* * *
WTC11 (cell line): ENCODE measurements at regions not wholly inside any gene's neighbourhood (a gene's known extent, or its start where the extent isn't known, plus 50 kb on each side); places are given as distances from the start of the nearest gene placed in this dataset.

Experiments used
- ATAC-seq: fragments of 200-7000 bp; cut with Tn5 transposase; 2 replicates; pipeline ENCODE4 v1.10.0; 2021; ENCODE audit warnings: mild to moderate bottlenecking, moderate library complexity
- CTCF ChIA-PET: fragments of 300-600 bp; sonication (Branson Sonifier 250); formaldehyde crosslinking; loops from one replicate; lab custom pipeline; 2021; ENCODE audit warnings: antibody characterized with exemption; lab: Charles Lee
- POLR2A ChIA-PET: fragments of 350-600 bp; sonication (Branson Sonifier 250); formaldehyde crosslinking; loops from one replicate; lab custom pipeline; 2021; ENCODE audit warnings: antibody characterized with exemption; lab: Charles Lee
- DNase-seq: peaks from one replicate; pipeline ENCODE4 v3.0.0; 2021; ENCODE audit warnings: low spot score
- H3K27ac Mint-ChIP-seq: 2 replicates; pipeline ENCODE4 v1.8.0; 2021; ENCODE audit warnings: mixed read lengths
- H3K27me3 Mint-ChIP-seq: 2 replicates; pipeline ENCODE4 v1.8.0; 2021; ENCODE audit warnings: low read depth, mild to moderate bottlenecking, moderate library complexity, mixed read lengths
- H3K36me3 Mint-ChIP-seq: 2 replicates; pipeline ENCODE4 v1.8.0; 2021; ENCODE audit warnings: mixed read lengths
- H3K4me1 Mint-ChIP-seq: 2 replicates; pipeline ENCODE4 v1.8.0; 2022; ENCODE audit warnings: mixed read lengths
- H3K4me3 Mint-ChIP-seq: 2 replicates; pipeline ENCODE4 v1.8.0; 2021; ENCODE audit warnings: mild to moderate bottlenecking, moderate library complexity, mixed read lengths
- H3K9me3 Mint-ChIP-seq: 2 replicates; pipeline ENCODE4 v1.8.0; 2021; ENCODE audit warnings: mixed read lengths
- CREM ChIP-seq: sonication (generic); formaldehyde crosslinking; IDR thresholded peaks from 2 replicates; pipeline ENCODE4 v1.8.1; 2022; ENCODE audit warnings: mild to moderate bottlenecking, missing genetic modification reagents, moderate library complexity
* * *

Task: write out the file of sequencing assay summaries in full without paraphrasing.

WTC11 (cell line): ENCODE measurements at regions not wholly inside any gene's neighbourhood (a gene's known extent, or its start where the extent isn't known, plus 50 kb on each side); places are given as distances from the start of the nearest gene placed in this dataset.

Experiments used
- ATAC-seq: fragments of 200-7000 bp; cut with Tn5 transposase; 2 replicates; pipeline ENCODE4 v1.10.0; 2021; ENCODE audit warnings: mild to moderate bottlenecking, moderate library complexity
- CTCF ChIA-PET: fragments of 300-600 bp; sonication (Branson Sonifier 250); formaldehyde crosslinking; loops from one replicate; lab custom pipeline; 2021; ENCODE audit warnings: antibody characterized with exemption; lab: Charles Lee
- POLR2A ChIA-PET: fragments of 350-600 bp; sonication (Branson Sonifier 250); formaldehyde crosslinking; loops from one replicate; lab custom pipeline; 2021; ENCODE audit warnings: antibody characterized with exemption; lab: Charles Lee
- DNase-seq: peaks from one replicate; pipeline ENCODE4 v3.0.0; 2021; ENCODE audit warnings: low spot score
- H3K27ac Mint-ChIP-seq: 2 replicates; pipeline ENCODE4 v1.8.0; 2021; ENCODE audit warnings: mixed read lengths
- H3K27me3 Mint-ChIP-seq: 2 replicates; pipeline ENCODE4 v1.8.0; 2021; ENCODE audit warnings: low read depth, mild to moderate bottlenecking, moderate library complexity, mixed read lengths
- H3K36me3 Mint-ChIP-seq: 2 replicates; pipeline ENCODE4 v1.8.0; 2021; ENCODE audit warnings: mixed read lengths
- H3K4me1 Mint-ChIP-seq: 2 replicates; pipeline ENCODE4 v1.8.0; 2022; ENCODE audit warnings: mixed read lengths
- H3K4me3 Mint-ChIP-seq: 2 replicates; pipeline ENCODE4 v1.8.0; 2021; ENCODE audit warnings: mild to moderate bottlenecking, moderate library complexity, mixed read lengths
- H3K9me3 Mint-ChIP-seq: 2 replicates; pipeline ENCODE4 v1.8.0; 2021; ENCODE audit warnings: mixed read lengths
- CREM ChIP-seq: sonication (generic); formaldehyde crosslinking; IDR thresholded peaks from 2 replicates; pipeline ENCODE4 v1.8.1; 2022; ENCODE audit warnings: mild to moderate bottlenecking, missing genetic modification reagents, moderate library complexity